When you buy a house, you negotiate the sales price. When you buy a car, you negotiate the bottom dollar on the car. When you take a new job, you negotiate the salary and terms of your employment. Very few things in life are set in stone – most things are negotiable. Our county seems to have forgotten the art of negotiating. Good dealmaking means the money goes further.
Take for instance, the Sandsculpting Festival. The Tourist Development Board was surprised when the event showed up on the October agenda because the South End Tourism Advisory Board had not vetted it at their meeting two days before. They explicitly said it needed to run through the proper channels. However, at a County Commission meeting a few days later – it showed up on the agenda to be funded with $55,000 with the event to be scheduled during an already busy spring break. When the Sandsculpting event was created four years ago, it was to show potential visitors that our beaches were still beautiful and ready for visitors post oil spill and was paid for with a grant from BP. It was scheduled during the shoulder season to get the businesses through a tough offseason. The event for 2016 was scheduled to happen during the busy weeks of spring break – when condos and hotels are already full. It would be presenting an event to the crowd that is already here. When the South End Tourism Committee met again, many expressed concerns that the Sandsculpting Festival was to be held during Spring Break but it fell on deaf ears. Tourism director Julie Morgan said that the travel writers were already scheduled and it could not be changed. However, when beach renourishment was announced last week, it was cancelled immediately. It was only stopped because of the bad timing of nourishment and not because of the bad timing of an already booked Spring Break or the $55,000 which was allocated. They tried to sneak an additional $15,000 on top of that at the county commission in December for the ad agency to show our tourism director how to run a Sand Sculpting event. That is another story. Thankfully our Commissioner Rob Williamson stopped that gravy train in its tracks.
Then, Tough Mudder came along and we were convinced there was no hope for fiscal responsibility by the county commission and nothing has really happened to change our minds. Tough Mudder is a multimillion dollar for-profit company. They travel around the country organizing the military-style obstacle course mud event – no doubt people love it. They get a lot of participants – enough to make about $1 million or more on last year’s event. A million reasons to entice a company to come to town. But apparently our board of commissioners doesn’t think very highly of our county because they thought they needed to sweeten the pot with another $80,000 and then a grant for $30,000 for Tough Mudder. And let’s not even mention the extra sugar on the deal with a 15 percent commission fee to Tough Mudder for rooms booked in Santa Rosa County for the event. What do we get for our money? The event is held in the north end of the county with no real hope of booking rooms 30 miles away in Navarre. In fact, the largest benefactors will be Escambia and Okaloosa counties because the north end of the county has very few hotel rooms available, certainly not enough to host all of the participants. Lots of other U.S. locales have hosted Tough Mudder without paying a single dollar to the company – they still came and the event was successful. So why do we have to entice and pay them? The commissioners touted a study paid by Santa Rosa County, but prepared with Tough Mudder’s numbers at a University in California that said that Tough Mudder had a 6 million dollar impact. Last week, Tough Mudder representatives admitted that they were sure that most participants did not stay in Santa Rosa County, something the Tourism Advisory Council already knew and said – but were not heard. They were reminded by Commissioner Rob Williamson over and over that they were the “advisory” council, not the decision makers. Commissioner Williamson has told the council twice that we know of that he had tourism experience because he worked at Disney World in Orlando – but the last time he mentioned his Disney experience – he added that he was “in management.” We have since asked for his resume and he has not provided it citing that he isn’t sure he has to give that to us.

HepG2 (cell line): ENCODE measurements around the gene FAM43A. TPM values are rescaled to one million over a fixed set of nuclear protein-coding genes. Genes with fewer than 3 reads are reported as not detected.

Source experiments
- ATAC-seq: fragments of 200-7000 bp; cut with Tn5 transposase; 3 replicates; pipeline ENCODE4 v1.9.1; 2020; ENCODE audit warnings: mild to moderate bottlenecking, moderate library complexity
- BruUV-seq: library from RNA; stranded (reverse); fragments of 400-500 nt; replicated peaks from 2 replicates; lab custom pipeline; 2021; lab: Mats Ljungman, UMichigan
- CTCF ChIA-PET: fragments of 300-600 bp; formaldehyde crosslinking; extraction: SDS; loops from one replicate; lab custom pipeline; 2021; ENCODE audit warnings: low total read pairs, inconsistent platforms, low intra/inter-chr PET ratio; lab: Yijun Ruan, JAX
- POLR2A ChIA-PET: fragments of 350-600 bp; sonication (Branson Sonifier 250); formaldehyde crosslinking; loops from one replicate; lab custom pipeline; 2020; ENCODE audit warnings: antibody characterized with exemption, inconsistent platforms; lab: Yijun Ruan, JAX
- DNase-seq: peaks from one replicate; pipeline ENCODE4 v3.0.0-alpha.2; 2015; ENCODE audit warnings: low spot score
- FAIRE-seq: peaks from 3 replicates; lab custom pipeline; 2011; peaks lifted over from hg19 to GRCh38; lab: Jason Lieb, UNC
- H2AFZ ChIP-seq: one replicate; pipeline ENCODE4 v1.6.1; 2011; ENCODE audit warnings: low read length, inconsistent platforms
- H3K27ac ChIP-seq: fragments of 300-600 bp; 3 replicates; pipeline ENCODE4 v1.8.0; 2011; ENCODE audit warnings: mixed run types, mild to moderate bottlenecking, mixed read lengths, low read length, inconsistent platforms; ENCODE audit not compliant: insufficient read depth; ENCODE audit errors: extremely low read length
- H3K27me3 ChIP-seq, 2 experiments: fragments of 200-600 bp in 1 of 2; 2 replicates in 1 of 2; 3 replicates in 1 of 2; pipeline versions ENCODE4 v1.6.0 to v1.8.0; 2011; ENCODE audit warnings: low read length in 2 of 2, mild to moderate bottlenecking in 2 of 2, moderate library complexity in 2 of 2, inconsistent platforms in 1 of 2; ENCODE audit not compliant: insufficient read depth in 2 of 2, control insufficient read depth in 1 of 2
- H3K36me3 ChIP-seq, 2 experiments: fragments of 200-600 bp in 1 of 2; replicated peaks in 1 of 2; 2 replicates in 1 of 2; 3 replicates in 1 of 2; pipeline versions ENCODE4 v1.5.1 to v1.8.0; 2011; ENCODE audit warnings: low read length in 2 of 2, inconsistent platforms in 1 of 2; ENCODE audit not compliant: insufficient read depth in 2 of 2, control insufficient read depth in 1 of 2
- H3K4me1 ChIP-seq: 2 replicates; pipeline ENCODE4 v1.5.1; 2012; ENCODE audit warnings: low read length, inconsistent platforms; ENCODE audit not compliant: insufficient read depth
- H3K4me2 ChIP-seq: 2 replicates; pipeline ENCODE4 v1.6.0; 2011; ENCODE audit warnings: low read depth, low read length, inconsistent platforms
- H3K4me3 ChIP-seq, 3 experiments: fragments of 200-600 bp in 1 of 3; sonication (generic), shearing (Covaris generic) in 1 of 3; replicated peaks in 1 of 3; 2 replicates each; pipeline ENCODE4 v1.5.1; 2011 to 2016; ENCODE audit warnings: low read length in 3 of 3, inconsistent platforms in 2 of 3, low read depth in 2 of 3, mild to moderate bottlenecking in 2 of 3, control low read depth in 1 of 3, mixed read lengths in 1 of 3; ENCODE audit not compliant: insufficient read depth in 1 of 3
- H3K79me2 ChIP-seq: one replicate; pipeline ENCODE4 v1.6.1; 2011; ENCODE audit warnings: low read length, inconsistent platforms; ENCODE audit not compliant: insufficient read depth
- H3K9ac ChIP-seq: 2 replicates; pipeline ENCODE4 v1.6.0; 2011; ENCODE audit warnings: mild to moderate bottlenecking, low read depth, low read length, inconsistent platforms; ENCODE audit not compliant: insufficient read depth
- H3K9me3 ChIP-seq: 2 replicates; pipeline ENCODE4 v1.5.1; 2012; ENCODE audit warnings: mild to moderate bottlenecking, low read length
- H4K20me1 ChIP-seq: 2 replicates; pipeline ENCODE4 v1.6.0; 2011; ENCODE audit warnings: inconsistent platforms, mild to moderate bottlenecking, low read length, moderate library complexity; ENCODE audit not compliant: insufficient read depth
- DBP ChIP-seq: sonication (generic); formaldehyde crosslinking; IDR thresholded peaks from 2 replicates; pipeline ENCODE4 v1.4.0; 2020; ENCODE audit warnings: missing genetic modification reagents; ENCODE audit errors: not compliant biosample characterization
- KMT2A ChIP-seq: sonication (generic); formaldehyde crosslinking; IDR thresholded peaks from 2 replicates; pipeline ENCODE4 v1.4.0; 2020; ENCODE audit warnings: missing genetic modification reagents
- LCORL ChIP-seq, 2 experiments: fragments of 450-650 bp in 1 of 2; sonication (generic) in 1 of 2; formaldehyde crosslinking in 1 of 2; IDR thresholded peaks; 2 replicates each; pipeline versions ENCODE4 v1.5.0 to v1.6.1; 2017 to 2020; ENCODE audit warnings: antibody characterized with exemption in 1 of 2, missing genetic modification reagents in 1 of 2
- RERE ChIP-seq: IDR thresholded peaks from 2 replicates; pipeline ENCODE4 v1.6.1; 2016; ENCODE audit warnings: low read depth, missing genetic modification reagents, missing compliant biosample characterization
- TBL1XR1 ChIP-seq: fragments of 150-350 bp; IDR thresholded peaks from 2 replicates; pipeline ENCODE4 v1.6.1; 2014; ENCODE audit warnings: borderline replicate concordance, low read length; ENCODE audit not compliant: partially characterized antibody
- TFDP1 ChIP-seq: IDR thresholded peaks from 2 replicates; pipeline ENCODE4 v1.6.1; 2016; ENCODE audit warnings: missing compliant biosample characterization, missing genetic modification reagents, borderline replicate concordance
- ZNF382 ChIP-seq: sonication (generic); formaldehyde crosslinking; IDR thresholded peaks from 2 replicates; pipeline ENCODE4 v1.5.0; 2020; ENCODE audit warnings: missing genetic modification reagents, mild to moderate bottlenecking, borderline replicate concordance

The real question here is who is looking out for our best interests? We’ve heard of throwing caution to the wind, but money? We need to remind our commissioners first and foremost our county is beautiful and has a lot to offer, we don’t have to pay people to come here. Secondly, maybe we need to hire a chief negotiator, someone with exemplary negotiating credentials who is charged with getting the best deals and saving the county money. This needs someone who isn’t so far removed from constituents that they can no longer hear them. And, perhaps the county should really take the Tourism Advisory Council’s wise words to heart. After all, they are the real stakeholders with the most to lose or gain. The commissioner’s paychecks stay the same whether a deal falls through or not – and it shows.